Evaluation in a time of crisis
‘This finding is not new or even surprising,’ says Håvard Mokleiv Nygård, Evaluation Department Director. ‘the weak learning capability of the system has unfortunately been a recurring feature of several previous annual reports from the Evaluation Department. This year’s annual report reiterates the need to continue focusing on this. Ensuring that lessons from previous evaluations are incorporated into the ongoing work to improve Norwegian development cooperation is the responsibility of all those involved.’
Main lessons learned
The annual report contains three key lessons:
- First, the knowledge base for Norwegian development cooperation must be improved. Norwegian development cooperation is often perceived as flexible and not too risk averse, but this also presents some challenges regarding how the system is able to provide sufficient knowledge to enable sound decisions.
- Second, to improve its results-based management and management by objectives, Norwegian development cooperation must enhance its ability to collect data, analyse and evaluate on an ongoing basis. Currently, we often lack knowledge of whether initiatives achieve their expected results and objectives.
- Third, we need to work more systematically with countries that ‘move up’ from low-income to middle-income status.
Independence, credibility and use
‘Independence, credibility and use are fundamental principles that must be upheld in all evaluation work,’ says Nygård.
‘Last year, five major evaluations were completed,’ Nygård tells us. One of these assessed the quality of the decentralised evaluations. These are evaluations and reviews that the aid agencies themselves are responsible for undertaking as part of their management of funds and agreements. The evaluation showed that the quality is weak and needs improvement. A considerable quality upgrade is required for decentralised evaluations to become a useful tool for improving development cooperation. Around one-half of these evaluations have such serious weaknesses that they beg the question of whether they give credible information on the effects and results of Norwegian development assistance.
Another evaluation reviewed Norway’s anti-corruption work in the area of development policy and aid, and showed that Norway lacks an overarching, coherent strategy as a basis for its anti-corruption efforts.
A third evaluation reviewed Norway’s International Climate and Forest Initiative, showing that the programme has resulted in greater international focus on such issues as the importance of reducing and reversing the loss of tropical forests and developing sectoral policies that can facilitate participation in dialogue between key actors. Moreover, the evaluation showed that the programme has granted project funding primarily to civil society organisations and served as a flexible donor with a focus on pilot projects. The evaluation finds, however, that the scope and size of these projects are insufficient to contribute to change at an aggregate level, and that a poverty orientation needs to be more specifically included.
Large production in spite of the pandemic
‘Last year was marked by the pandemic, but the department nevertheless produced a large number of evaluations, reports and events,’ Nygård says. ‘We could do more than we thought was possible by using virtual and digital tools and methods, but there are also limits as to when these are sufficient. Not least, the pandemic showed us how crucial it is to have good local partners.’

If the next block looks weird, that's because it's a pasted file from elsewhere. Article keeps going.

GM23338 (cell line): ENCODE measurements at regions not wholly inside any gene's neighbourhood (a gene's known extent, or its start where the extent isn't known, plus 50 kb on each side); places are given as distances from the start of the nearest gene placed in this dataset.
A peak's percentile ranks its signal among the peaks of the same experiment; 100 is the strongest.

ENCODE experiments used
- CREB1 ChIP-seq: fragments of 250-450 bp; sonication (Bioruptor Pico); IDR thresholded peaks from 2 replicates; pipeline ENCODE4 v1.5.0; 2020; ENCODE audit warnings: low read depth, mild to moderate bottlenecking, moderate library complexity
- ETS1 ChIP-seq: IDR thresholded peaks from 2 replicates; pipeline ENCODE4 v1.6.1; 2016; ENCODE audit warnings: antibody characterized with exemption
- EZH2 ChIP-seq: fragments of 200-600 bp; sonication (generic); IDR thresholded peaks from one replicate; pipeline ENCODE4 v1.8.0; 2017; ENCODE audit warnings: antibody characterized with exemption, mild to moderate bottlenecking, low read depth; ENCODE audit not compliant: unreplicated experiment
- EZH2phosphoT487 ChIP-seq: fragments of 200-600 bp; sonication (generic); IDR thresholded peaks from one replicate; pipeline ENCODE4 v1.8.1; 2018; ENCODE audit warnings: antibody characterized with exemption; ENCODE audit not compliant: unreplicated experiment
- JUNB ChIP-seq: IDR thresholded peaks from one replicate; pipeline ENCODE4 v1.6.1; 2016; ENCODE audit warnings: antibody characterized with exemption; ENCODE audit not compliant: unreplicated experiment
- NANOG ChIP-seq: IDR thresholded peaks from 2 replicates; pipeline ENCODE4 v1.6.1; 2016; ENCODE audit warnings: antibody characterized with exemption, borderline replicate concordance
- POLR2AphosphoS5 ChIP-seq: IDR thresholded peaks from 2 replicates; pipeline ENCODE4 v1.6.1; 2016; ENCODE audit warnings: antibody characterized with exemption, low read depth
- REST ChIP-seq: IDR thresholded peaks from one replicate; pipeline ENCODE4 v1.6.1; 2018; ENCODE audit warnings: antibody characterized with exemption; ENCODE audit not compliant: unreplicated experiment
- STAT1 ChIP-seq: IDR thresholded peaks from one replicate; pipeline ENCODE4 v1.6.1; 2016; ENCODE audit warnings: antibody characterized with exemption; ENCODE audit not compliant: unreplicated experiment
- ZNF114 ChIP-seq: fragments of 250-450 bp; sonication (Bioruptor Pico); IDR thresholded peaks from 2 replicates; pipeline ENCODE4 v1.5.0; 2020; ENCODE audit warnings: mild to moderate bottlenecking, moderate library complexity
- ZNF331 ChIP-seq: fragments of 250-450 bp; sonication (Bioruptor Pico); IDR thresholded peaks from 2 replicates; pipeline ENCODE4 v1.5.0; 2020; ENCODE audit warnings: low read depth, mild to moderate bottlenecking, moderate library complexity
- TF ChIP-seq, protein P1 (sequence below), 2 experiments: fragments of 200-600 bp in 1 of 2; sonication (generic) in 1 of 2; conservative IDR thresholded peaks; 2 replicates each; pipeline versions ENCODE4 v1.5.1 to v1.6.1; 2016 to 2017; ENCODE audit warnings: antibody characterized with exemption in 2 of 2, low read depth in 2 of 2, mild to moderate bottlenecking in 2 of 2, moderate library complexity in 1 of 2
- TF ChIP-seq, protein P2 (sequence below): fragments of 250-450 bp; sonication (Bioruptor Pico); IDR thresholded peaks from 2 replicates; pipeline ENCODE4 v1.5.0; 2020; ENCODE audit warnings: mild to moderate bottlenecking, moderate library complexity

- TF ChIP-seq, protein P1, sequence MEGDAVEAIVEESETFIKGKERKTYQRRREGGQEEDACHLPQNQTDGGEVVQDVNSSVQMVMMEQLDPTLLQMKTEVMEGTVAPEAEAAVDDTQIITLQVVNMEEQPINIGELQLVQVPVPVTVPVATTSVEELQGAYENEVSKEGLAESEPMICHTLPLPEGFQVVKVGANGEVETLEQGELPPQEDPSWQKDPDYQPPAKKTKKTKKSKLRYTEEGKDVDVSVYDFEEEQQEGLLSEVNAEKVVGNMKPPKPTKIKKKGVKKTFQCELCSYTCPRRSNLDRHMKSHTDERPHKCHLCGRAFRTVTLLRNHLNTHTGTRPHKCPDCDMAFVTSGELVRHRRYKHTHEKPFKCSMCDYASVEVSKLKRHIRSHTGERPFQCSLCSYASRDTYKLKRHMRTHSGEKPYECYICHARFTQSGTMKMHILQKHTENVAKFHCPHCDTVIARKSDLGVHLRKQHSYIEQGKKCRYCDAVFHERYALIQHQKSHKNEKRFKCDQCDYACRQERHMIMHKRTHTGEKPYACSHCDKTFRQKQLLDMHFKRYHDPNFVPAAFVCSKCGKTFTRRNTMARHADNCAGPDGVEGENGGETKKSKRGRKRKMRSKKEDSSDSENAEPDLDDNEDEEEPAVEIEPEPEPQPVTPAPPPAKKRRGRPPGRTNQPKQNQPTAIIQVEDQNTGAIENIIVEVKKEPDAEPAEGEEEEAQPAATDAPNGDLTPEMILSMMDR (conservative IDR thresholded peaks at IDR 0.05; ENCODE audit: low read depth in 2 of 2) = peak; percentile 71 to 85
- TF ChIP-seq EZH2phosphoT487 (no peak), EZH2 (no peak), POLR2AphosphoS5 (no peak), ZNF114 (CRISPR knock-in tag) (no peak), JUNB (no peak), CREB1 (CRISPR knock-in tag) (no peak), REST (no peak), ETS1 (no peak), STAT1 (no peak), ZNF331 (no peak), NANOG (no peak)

In addition to the five major evaluations that were published throughout the year, the department also produced a number of reports that summarise international evaluations of Norway’s partner countries. A total of 17 such partner country reports have been completed to date in recent years. The department also prepared worksheets on various topics, including lessons learned from cash transfers, a separate review of initiatives related to COVID-19, and an evaluability study of the multi-donor UN fund for COVID-19 (UN COVID-19 MPTF). Several new large, independent evaluations were also initiated, including Norway’s efforts in the areas of women, peace and security, which will be completed next year, Nygård explains.
Knowledge and public discourse
A prominent part of the work of the Evaluation Department consists of disseminating knowledge and informing public discourse. The department arranged eleven webinars with different topics and lecturers. This was not only a process of rapid learning for the department, but also a way to involve lecturers digitally from wider parts of the world. Over the year, the department also produced eight newsletters and contributed to twenty feature articles and opinion pieces in the media. The department had a total of eleven full-time and part-time staff.
About the evaluation process
The Evaluation Department’s remit is to help development policy actors learn from experience and to hold them accountable. The department is governed by a separate set of instructions and reports directly to the Secretaries General of the Ministry of Foreign Affairs and the Ministry of Climate and Environment.
be undertaken independently of those who are responsible for administration and implementation
- be undertaken in accordance with recognised evaluation norms and standards
- elucidate relevant issues
- produce feasible recommendations that can be applied in the design of budgets and further development of the activities being evaluated
- help promote a constructive and open public discourse
Each year, the department decides what is to be evaluated through a three-year, rolling evaluation programme. To ensure the relevance and use of the evaluations, the programme is designed in consultation with actors within and outside the development aid administration. Provisions are also made for dialogue with stakeholders during the evaluation processes.